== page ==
Submitted to: Meeting Abstract
Publication Type: Abstract Only
Publication Acceptance Date: 3/10/2006
Publication Date: 4/26/2006
Citation: Annous, B.A., Sites, J.E., Burke, A.M. 2006. Inactivation of salmonella on cantaloupe surfaces using hot water or chlorine dioxide gas treatments. Abstract Book of Sixth IFPA and S-294 Poster Session and IFPA 18th Annual Conference Abstracts. 2006. 001-06, Page 1.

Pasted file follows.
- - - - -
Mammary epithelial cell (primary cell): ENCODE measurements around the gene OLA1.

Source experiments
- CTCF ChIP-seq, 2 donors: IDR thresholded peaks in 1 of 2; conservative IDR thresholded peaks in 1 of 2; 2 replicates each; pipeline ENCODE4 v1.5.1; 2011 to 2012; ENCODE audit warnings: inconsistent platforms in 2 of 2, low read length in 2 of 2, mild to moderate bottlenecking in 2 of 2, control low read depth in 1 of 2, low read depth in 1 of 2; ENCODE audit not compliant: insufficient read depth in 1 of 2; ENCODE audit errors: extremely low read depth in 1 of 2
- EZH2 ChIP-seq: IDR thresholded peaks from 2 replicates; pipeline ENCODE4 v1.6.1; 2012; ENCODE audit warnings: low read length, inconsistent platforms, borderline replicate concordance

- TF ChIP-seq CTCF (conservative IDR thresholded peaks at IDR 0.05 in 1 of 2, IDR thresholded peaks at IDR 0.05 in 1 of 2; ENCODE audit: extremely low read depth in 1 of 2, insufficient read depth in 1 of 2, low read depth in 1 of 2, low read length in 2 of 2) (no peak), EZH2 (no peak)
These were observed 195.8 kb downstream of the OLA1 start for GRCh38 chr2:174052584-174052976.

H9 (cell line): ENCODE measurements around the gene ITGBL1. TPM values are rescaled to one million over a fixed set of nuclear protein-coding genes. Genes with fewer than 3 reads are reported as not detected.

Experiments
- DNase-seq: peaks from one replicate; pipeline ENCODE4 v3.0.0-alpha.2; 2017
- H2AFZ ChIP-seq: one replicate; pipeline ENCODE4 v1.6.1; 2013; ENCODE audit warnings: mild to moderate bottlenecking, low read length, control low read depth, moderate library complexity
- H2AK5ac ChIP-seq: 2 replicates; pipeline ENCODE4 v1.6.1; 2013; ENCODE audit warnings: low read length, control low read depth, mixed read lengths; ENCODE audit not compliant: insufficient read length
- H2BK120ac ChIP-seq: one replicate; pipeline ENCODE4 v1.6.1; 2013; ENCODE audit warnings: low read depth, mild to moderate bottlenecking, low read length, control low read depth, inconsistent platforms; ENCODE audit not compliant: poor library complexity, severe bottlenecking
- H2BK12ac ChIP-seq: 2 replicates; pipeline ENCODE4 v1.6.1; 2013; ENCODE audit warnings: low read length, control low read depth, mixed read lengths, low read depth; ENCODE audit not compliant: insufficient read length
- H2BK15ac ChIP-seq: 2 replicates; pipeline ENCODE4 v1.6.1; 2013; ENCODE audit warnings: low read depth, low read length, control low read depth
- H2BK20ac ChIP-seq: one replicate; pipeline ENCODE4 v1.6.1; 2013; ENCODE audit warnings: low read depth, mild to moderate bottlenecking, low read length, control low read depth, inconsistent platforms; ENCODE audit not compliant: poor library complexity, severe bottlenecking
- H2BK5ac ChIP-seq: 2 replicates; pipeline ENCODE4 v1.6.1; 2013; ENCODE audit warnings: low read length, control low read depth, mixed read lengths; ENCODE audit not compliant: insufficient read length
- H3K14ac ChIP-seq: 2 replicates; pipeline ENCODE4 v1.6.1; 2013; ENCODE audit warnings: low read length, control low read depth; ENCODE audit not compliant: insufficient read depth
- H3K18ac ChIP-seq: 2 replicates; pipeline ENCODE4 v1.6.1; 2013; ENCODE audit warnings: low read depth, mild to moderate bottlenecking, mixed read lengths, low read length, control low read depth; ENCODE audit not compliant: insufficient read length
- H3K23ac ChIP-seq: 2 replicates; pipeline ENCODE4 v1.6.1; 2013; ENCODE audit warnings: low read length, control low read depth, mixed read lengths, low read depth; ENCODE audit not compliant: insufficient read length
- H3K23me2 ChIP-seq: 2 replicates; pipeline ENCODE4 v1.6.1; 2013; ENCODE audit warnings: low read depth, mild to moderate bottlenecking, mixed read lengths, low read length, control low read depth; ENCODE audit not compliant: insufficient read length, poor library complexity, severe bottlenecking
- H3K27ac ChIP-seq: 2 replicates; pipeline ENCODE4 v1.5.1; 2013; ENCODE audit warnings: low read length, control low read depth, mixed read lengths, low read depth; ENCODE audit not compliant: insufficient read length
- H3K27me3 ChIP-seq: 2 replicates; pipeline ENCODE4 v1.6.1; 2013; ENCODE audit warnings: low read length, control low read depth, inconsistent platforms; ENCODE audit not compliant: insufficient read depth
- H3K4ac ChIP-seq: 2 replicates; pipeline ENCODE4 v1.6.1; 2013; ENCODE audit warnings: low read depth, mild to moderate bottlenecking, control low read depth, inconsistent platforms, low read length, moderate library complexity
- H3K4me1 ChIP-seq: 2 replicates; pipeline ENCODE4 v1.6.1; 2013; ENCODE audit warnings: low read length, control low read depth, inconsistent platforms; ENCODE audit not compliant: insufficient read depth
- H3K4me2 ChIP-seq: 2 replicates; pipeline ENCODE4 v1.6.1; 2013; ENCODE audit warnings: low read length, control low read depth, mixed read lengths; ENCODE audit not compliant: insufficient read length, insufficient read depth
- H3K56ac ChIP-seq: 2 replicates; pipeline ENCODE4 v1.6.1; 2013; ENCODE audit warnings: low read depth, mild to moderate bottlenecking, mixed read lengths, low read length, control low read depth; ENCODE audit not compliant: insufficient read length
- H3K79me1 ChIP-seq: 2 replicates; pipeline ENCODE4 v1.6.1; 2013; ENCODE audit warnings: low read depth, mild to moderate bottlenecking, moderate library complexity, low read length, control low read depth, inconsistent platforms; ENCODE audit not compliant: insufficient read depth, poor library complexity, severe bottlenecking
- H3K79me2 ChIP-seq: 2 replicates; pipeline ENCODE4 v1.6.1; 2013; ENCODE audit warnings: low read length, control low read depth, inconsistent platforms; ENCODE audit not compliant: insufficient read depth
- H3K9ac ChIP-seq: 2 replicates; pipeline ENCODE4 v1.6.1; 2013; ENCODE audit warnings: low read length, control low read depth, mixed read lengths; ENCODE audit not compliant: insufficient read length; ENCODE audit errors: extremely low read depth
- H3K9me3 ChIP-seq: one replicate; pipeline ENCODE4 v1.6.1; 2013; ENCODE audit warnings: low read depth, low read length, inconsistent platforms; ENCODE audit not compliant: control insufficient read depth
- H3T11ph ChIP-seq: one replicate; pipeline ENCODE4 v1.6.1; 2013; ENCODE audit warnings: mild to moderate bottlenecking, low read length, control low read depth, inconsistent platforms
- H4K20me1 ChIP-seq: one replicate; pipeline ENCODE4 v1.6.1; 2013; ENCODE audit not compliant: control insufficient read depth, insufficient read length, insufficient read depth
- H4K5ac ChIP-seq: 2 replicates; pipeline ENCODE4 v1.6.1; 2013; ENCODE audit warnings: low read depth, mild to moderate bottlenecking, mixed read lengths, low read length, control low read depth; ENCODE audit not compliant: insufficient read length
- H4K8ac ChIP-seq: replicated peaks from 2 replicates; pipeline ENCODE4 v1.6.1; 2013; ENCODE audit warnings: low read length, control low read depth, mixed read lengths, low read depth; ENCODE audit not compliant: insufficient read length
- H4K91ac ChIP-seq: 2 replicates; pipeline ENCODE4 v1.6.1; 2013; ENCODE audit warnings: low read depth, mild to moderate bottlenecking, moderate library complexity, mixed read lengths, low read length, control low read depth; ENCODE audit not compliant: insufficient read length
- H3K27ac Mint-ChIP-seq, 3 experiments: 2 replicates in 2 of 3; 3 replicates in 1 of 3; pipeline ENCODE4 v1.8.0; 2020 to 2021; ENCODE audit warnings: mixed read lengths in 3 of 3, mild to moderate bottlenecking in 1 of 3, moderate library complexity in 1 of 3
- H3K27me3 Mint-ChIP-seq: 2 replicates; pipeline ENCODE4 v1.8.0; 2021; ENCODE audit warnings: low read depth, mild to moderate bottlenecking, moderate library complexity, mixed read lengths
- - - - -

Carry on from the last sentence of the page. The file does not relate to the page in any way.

Technical Abstract: Cantaloupes have been implicated in six outbreaks of salmonellosis in the U.S. since 1990. Commercial washing processes for cantaloupes are limited in their ability to inactivate and/or remove this human pathogen, due to biofilm formation and inaccessibility of microbial attachment sites to washing systems. The objective was to develop a surface decontamination treatment capable of reaching and inactivating Salmonella within biofilms or attached to inaccessible sites on artificially contaminated cantaloupe surfaces. Whole cantaloupes, surface inoculated with Salmonella Poona RM 2350 to an approximate final concentration of 5-6 log CFU/cm2, were stored at 4 deg C for 24 h prior to treatment. Inoculated cantaloupes were submerged in hot water at 76 deg C for 3 min or fumigated with 1.6 mg/l ClO2 for up to 6 h in a closed chamber that was developed at ERRC. Following treatment, residual populations of S. Poona on whole cantaloupe rinds were enumerated using XLT-4 selective agar medium. There was in excess of 5 log CFU/cm2 reduction in S. Poona populations following hot water or ClO2 treatments. Both treatments extended the shelf life of the cantaloupes at 4 deg C by reducing the population of spoilage microorganisms on the rind surface, and had no adverse effects on the quality of the melon. These studies demonstrated that both treatments were highly effective in inactivating S. Poona attached to inaccessible sites on the cantaloupe rind.